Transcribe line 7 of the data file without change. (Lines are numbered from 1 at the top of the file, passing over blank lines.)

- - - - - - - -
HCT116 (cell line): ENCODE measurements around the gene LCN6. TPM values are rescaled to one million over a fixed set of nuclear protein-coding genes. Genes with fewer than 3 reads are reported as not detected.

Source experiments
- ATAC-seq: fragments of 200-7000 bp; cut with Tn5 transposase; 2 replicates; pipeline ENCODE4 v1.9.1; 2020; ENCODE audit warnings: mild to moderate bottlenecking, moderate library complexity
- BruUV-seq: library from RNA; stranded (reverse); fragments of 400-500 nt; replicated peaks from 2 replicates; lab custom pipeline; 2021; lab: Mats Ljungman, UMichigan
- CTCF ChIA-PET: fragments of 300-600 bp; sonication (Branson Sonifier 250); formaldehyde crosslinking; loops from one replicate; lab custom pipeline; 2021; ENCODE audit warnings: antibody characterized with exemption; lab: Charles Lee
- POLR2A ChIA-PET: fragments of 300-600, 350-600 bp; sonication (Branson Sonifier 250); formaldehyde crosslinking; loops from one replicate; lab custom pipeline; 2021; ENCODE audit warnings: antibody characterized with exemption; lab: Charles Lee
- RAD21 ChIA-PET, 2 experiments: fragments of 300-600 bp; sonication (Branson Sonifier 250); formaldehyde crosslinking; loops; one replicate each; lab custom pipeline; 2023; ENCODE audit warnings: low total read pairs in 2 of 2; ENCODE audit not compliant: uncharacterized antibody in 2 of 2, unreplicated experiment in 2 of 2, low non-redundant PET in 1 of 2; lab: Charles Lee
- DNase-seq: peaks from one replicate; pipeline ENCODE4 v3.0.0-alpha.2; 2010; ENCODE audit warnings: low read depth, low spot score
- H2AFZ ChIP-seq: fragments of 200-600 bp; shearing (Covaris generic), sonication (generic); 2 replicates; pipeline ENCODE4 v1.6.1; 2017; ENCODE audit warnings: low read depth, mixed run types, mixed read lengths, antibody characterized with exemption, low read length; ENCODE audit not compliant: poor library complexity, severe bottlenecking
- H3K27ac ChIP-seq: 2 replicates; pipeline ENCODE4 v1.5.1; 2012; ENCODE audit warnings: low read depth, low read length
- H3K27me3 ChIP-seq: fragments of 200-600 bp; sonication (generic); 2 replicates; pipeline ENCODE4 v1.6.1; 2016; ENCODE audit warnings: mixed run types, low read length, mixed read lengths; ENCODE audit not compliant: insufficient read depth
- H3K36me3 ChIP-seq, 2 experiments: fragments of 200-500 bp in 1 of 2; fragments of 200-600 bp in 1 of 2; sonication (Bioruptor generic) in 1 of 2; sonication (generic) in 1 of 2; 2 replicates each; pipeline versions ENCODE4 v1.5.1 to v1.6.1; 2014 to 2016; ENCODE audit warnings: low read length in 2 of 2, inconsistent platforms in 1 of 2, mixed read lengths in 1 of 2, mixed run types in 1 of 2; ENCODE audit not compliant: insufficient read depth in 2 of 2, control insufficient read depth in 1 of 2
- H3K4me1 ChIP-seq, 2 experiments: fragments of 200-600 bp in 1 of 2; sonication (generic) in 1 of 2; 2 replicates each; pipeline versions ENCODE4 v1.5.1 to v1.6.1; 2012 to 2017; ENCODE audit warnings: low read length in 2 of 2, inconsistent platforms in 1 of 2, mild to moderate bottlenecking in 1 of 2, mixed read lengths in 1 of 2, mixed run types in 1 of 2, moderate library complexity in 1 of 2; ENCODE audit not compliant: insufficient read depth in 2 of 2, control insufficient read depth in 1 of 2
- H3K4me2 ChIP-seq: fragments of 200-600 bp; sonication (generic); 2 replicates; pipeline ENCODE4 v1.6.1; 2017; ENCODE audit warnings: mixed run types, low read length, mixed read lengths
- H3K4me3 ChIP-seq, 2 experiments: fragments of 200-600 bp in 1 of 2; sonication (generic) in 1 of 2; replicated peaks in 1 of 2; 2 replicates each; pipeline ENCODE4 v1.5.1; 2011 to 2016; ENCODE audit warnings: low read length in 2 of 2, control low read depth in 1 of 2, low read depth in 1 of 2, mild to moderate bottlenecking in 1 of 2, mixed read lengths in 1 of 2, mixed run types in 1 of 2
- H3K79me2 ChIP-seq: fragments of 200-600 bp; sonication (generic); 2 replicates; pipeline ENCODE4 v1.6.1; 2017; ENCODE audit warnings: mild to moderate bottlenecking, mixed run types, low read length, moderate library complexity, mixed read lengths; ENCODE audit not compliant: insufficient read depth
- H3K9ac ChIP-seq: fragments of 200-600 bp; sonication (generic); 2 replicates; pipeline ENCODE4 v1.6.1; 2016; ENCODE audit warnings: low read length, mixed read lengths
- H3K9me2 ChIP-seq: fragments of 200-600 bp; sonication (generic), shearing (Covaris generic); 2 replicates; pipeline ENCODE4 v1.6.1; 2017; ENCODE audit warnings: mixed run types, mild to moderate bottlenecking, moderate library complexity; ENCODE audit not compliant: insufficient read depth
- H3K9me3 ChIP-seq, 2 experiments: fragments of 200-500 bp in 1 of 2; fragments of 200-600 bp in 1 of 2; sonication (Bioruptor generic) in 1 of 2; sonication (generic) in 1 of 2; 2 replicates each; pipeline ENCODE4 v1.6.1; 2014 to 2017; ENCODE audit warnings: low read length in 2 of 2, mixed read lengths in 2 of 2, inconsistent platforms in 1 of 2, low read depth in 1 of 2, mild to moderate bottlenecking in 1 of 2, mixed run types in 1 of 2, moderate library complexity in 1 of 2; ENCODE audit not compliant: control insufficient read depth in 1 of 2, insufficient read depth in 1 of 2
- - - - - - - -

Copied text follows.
- RAD21 ChIA-PET, 2 experiments: fragments of 300-600 bp; sonication (Branson Sonifier 250); formaldehyde crosslinking; loops; one replicate each; lab custom pipeline; 2023; ENCODE audit warnings: low total read pairs in 2 of 2; ENCODE audit not compliant: uncharacterized antibody in 2 of 2, unreplicated experiment in 2 of 2, low non-redundant PET in 1 of 2; lab: Charles Lee